Private, public sectors tighten belts
If you’re looking for a job right now, good luck.
Public entities and private businesses are both getting leaner on their payroll, thanks to the downturn in the national economy. And, while Iowa may be somewhat protected from the housing and financial crisis, it is still not immune. A number of recent mortgage foreclosures within the county and flat car sales are proof of that.
The Estherville Lincoln Central Community School District Board of Education eyed its finances at a recent board meeting. While faring better than many other area school districts, business manager Kate Woods took note that if the district had a $1-million unspent balance at the end of the current fiscal year, ending June 30, 2009, it will still have to cut $800,000 from next year’s budget.
Hopefully, some savings can be realized from more energy-efficient buildings and early retirements. Others savings in transportation costs will hopefully be realized as the district moves toward a central campus.
“This is something that’s of concern throughout the whole state,” Superintendent Dick Magnuson said at the Nov. 10 ELC board meeting. Magnuson said the $1-million unspent balance would help keep the district from having to borrow to pay expenses.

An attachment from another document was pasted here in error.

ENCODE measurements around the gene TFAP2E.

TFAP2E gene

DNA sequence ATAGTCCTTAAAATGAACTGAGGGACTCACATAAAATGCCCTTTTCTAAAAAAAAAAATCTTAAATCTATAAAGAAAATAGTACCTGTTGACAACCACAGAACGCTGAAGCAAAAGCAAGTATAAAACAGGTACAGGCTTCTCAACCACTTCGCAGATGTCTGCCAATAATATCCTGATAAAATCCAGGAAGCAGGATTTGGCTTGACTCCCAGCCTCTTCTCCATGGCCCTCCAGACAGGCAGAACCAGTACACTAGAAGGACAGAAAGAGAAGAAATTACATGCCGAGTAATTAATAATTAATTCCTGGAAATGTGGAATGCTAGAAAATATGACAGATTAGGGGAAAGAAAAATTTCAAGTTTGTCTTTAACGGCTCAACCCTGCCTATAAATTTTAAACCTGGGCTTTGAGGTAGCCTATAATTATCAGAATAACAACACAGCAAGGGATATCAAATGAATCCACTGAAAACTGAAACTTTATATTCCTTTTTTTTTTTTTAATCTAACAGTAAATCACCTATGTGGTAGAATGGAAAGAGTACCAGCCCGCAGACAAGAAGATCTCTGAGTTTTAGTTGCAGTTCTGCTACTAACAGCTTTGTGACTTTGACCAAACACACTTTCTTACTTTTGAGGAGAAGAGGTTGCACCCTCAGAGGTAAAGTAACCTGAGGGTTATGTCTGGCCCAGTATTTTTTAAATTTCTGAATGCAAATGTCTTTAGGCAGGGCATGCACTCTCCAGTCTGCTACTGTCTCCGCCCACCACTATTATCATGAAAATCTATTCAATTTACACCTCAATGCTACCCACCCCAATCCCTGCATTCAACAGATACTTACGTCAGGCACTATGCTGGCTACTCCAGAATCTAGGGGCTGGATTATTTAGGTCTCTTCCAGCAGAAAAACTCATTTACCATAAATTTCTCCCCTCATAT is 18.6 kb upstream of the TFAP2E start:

With an eye toward saving money, the board at its Nov. 10 meeting approved an early retirement policy. The policy would require staff to give written notice by Jan. 12 if they want a stipend and/or individual and family insurance. Even if all positions were replaced by new staff, the district would save money by paying individuals at a lower level on the step scale.
Magnuson said at least 28 employees could qualify.
As four-year colleges become more expensive, community colleges become more attractive. That’s something that Iowa Lakes Community College and other Iowa community colleges are hoping for as they view a 1-2 percent increase in enrollment over the next five years.
Iowa Lakes President Dr. Harold Prior said at the college’s Nov. 11 board meeting that statewide Iowa community colleges are trying to develop marketing strategies to both prospective students and parents.
One area plant manager who wished to not be named said the plant is asking for six voluntary layoffs until Jan. 1.
“We’re hoping that it’s going to be short-term here,” he said of the layoffs. “We’re trying to work with our employees.”
Dave Petreziniski, human resources director at GKN in Armstrong, said it appears that current staffing levels can be maintained at least through the first quarter of 2009.
“We have been fortunate,” Petreziniski said.